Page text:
Is Microfinance an Effective Antipoverty Intervention Tool for Poverty Eradication? Impact Analysis Approach
Posted: 15 Jul 2019
Date Written: July 11, 2019
This study examines whether microfinance is an effective poverty-reduction intervention tool and the link between access to microfinance and poverty reduction in northern Ethiopia. The study tests the hypothesis that access to/ or participation in microfinance eradicates poverty reduction and /or improving the living standards of the poorest population are positively related. Key questions we attempted to answer in this study are: Is microfinance an effective anti-poverty program intervention tool to obliterate poverty? Do the living standards of microfinance clients improve and become less poor after they get the microfinance service/they borrow the money and have access to micro-credits? Whether microfinance stimulated the poor to develop enterprises and contributed significantly to alleviating poverty?
In this study, we used propensity score matching to estimate the impact of microfinance unidimensional poverty indicators on approximately 400 Ethiopian households randomly selected from four tibias. Estimation results reveal that DECSI has a significant (at 1% level of significance) impact on school-age children expenditure on education materials in the radius and stratified matching methods.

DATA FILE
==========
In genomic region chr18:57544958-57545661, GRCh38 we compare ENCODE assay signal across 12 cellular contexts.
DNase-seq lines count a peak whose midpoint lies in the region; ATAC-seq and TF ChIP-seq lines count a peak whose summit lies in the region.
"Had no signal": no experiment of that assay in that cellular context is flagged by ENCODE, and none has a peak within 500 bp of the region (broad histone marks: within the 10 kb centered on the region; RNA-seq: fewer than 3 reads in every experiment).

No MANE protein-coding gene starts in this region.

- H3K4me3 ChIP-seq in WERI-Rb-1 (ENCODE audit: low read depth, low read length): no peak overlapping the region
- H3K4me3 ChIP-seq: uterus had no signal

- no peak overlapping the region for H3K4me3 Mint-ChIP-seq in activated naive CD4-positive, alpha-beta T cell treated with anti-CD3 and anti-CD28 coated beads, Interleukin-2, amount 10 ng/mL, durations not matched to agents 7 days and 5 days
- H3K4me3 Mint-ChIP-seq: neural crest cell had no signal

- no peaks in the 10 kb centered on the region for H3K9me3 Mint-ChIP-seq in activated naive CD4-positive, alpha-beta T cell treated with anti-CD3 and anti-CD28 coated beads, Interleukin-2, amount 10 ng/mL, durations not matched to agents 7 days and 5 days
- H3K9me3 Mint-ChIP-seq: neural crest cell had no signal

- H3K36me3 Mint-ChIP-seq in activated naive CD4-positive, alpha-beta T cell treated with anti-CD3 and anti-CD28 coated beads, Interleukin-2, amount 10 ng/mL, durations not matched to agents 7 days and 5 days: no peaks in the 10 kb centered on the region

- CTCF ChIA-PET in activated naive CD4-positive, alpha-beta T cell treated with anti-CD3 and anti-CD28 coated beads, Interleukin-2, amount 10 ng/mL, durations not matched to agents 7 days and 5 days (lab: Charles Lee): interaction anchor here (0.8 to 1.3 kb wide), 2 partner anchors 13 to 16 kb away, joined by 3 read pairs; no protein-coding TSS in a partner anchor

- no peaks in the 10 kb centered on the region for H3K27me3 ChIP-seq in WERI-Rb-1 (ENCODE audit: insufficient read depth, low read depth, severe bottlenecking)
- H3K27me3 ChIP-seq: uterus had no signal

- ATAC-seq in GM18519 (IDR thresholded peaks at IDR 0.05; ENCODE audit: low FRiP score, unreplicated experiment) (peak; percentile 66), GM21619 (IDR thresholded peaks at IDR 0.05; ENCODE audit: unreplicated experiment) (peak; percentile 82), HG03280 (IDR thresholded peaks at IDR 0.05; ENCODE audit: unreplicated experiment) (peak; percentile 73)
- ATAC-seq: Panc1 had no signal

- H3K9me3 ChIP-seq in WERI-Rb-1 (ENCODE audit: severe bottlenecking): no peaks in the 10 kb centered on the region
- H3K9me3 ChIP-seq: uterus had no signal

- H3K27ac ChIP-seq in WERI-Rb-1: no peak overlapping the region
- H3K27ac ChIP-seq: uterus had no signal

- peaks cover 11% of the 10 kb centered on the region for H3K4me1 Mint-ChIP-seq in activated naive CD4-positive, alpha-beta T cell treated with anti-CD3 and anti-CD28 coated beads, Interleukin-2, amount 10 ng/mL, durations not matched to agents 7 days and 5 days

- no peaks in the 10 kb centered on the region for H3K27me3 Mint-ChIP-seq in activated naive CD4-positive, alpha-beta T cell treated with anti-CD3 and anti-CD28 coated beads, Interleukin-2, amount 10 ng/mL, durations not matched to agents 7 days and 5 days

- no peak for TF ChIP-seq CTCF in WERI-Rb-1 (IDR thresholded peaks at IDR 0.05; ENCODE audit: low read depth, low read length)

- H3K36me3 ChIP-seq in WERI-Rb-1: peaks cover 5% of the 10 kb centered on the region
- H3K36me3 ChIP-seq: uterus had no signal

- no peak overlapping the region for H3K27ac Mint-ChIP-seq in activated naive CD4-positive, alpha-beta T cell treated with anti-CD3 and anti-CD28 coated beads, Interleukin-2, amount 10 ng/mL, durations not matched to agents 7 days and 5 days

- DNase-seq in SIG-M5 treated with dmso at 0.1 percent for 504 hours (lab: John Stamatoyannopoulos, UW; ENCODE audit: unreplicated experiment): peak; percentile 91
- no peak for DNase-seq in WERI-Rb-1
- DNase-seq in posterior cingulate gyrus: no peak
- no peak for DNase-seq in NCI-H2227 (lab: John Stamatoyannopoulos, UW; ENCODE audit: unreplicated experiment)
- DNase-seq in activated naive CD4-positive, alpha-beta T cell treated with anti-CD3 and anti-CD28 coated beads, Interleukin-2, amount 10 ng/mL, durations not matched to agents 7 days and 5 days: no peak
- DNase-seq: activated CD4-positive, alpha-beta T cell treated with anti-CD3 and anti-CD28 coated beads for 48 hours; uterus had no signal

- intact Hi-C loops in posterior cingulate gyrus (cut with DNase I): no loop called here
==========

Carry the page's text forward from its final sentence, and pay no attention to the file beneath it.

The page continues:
Likewise, MFIs have significant (at a 10% level of significance) impact on households’ productive and fixed assets (with and without the house) in the nearest neighbour matching method; household assets in the stratified and nearest neighbour matching methods at (10% and 5% level of significance). Equally important, we find MFIs to have a significant effect on household expenditure on food, non-food items and poverty severity in the stratified matching method at 5% level of significance.
In conclusion, our view is that microfinance keeps borrowers from even greater catastrophes, but only rarely does it enable them to climb out of poverty? However, we should not consider micro-credit as a panacea to all multiple overlapping deprivation and poverty experienced by poor people. Even though microfinance helps the poor to tread water and just keeps them from drowning; However, we should not expect micro-credit alone to help get the poor out of poverty.
Keywords: Micro-finance, poverty, impact analysis, propensity score matching, productive and fixed assets
JEL Classification: G2, G20, G21, G23
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